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Thank you to the 1,400 leaders who’ve generously done the 7 questions!
I hope reading 
7 Questions with James Aiton
helps you in your leadership.
Jonno White
7 Questions with James Aiton

Name: James Aiton

Current title: Senior Pastor

Current organisation: Favor Church

Married to Kate - Father of 3 children (Hope, Sienna, Aslan)
Pastor of Favor Church

7 Questions with James Aiton


1. What have you found most challenging as a church leader?

The disconnect between the vision that you have from God, and the present reality that doesn’t look anything like it. Especially starting a church from the ground up, this was the hardest thing for me to push through. Speaking vision, and believing that it can happen, but dealing with a current situation that looks impossible to even move to the next step, let alone the 50 you have laid out in your head.

2. How did you become a church leader? Can you please briefly tell the story?

Graduated high school in the Philippines, while my parents were still in Australia. They took over a small church in Brisbane, so I moved back and lived with them. Had no intention of serving (grew up not liking the ministry because of everything I’d seen). Slowly started learning to play the guitar and helped out on worship team. Then my dad ask my sister and to help out in the youth of 4 kids if we wanted to continue to live rent free at home. That’s where it started.. About 5 months later after serving more and more I felt God call me into full-time ministry as my career and calling. Was a shock to everyone, including myself! It was defining and clear though, and from that moment i've never wanted to do anything else.

3. How do you structure your work days from waking up to going to sleep?

My days are all over the place in this season. With small kids, usually i’m woken up early, and try and do devotions in between getting kids sorted. Working at our church consists of a mixture of meetings, sermon prep, relational catch ups. Spending time with my family and eating together and getting them into bed is a nightly mission, followed by time with my wife. (During Covid season, we haven’t had meetings or date nights outside, but sometimes have zoom meetings that start about 8pm).

4. What one book had the most profound impact on your church leadership? Can you please briefly tell the story of how that book impacted your leadership?

I know leaders are readers.. I’m just not a good reader. I prefer the mantra of ‘leaders are learners’. I’ve started many books, but haven’t finished them. I prefer reading articles on leadership. I love the organizational leadership of Craig Groschell that he shares through his podcast.
The greatest impact on my leadership is sitting with Pastors/Business leaders and talking face to face and learning. I always love asking older people what their bigger mistakes were, and how they would do things differently. These conversations have shaped and molded me more than any book could have.

5. What's the most recent significant leadership lesson you've learned?

Flexibility and adaptability. I think this would be the answer of EVERY church leader that has just lived in and through Covid. We are still in the middle of it with no end in sight, so we are still mid-flex. I don’t know what the government is going to do next week, so we plan multiple solutions in advance, always remaining flexible for whatever can happen. It’s forced me to try new things that I was uncomfortable with initially, and put more trust in my team.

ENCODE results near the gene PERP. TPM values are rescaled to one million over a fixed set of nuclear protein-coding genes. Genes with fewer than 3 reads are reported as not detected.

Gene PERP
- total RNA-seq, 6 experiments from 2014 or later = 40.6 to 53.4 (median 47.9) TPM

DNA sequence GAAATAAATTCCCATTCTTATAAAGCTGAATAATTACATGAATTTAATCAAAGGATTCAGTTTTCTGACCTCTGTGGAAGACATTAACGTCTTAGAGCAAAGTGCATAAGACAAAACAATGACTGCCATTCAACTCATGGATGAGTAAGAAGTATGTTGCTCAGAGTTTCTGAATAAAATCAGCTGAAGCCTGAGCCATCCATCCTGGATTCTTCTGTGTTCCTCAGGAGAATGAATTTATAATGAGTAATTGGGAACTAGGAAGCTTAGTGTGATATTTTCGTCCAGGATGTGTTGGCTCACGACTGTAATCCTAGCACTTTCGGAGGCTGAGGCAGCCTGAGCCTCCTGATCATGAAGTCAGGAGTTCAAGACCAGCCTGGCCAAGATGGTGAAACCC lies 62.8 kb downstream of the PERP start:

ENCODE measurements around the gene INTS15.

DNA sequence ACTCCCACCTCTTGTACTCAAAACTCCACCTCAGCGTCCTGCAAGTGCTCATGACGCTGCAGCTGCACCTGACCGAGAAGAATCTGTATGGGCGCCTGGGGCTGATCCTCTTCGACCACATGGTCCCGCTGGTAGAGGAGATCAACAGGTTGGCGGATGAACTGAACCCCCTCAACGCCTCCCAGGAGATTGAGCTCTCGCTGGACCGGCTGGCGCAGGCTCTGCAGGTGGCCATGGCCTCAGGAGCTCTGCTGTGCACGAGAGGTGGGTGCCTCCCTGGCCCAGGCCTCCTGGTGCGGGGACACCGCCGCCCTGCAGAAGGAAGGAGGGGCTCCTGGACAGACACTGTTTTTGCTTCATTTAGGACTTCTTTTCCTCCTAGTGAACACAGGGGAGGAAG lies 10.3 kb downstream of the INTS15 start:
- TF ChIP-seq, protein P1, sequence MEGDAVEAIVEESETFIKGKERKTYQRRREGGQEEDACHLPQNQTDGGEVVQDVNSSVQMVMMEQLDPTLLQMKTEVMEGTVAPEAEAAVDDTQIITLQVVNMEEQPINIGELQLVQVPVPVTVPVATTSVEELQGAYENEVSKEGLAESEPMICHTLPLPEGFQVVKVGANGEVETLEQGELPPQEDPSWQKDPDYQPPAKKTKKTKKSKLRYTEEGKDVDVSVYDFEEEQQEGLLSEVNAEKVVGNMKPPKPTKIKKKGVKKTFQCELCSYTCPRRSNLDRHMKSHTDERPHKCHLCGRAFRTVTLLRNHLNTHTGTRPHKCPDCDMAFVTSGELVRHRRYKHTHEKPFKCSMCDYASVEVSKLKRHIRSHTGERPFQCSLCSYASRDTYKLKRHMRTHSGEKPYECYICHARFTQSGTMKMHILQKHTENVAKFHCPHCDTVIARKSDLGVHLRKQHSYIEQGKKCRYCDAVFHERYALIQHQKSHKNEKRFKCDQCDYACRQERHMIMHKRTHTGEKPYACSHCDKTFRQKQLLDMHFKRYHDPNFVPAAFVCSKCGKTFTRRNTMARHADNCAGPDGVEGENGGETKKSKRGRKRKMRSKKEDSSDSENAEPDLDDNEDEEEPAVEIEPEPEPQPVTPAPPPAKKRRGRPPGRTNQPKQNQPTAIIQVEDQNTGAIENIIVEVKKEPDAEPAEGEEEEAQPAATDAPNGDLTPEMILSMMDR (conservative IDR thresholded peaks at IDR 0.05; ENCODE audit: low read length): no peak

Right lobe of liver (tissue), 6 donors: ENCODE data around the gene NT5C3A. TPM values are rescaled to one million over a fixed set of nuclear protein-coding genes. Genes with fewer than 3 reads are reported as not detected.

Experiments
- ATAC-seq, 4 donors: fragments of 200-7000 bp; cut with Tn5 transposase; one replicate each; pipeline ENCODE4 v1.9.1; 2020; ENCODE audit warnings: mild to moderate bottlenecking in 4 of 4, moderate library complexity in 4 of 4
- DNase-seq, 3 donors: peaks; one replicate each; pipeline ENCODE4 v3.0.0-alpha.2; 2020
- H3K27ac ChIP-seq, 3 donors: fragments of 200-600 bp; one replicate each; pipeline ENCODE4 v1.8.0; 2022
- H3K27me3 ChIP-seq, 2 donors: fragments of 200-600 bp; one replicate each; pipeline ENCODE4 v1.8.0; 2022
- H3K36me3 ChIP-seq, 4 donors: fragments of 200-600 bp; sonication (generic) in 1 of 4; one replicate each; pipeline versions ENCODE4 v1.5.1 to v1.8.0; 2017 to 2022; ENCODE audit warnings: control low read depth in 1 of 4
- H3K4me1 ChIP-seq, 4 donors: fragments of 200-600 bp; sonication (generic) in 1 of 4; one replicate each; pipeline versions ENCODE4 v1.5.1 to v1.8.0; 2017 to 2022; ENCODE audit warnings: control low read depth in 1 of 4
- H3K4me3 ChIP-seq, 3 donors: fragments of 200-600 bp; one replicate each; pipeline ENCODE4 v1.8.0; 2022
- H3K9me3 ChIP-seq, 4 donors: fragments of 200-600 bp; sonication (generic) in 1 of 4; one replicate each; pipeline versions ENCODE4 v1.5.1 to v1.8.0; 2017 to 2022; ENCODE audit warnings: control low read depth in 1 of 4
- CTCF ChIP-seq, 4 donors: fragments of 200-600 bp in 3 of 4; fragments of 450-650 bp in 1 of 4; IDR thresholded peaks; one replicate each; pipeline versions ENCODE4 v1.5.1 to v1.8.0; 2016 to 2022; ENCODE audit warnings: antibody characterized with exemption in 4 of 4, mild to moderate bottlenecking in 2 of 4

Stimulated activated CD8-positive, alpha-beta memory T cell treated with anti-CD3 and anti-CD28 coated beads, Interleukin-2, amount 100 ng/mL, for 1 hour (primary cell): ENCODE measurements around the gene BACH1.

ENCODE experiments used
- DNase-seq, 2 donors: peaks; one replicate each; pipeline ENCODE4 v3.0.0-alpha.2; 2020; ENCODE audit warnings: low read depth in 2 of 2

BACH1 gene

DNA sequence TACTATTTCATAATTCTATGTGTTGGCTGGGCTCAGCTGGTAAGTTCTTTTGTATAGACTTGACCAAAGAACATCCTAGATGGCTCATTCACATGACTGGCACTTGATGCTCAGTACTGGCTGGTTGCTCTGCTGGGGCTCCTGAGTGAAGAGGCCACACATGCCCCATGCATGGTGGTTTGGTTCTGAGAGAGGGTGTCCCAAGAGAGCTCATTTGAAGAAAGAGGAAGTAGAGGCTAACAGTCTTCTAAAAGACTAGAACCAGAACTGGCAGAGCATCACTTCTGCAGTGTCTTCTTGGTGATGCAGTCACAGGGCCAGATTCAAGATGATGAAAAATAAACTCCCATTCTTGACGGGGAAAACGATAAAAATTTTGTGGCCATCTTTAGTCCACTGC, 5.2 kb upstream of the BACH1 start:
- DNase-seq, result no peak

6. How do you develop a healthy leadership pipeline in a church?

Model it.
Everything I teach I model. People will never catch what you teach, they catch who you are. So I model everything that I want our leaders to be, and it attracts people. Once they are there, I HAVE to take risks on people. In a new, growing church, it forced me to take risks on people that I never would have in an established church. Now that we have grown, and more established, i’m trying to keep that same spirit of taking risks with people, and giving them opportunities, not reverting to the comfort of taking it easy.
You also need to have stuff for them to lead. Whether it’s people or programs, there is no need for new leaders, if there is nothing growing in your church. So focussing on the health of your church, will naturally expose the need for leaders, and challenge us to put people in those roles.

7. If you had to pick just one story, what would be the most meaningful story from your time as a church leader so far?

Leaving the comfort and security of a great job in a growing and influential church, to move to a nation that I had grown up as a child, but looked and sounded different from everyone there is the hardest thing i’ve done in my life. I had built credibility over 12 years in Australia through various leadership positions and accomplishments, which all meant nothing when I moved to the Philippines. What God has done in the last 5 years of living here, and 4 years of the church is by far the most meaningful story of my leadership life. I guess the story is that when you take a risk, step out and faith, in response to the call of God, then anything is possible and he won’t let you down. From huge financial faith steps to leasing our first full time space, to right now stepping into a new Sunday venue which increases our venue capacity by 500%, God has been so kind and gracious the whole way. Our church has become our family when we had none here, and God has been very kind, and we are grateful!

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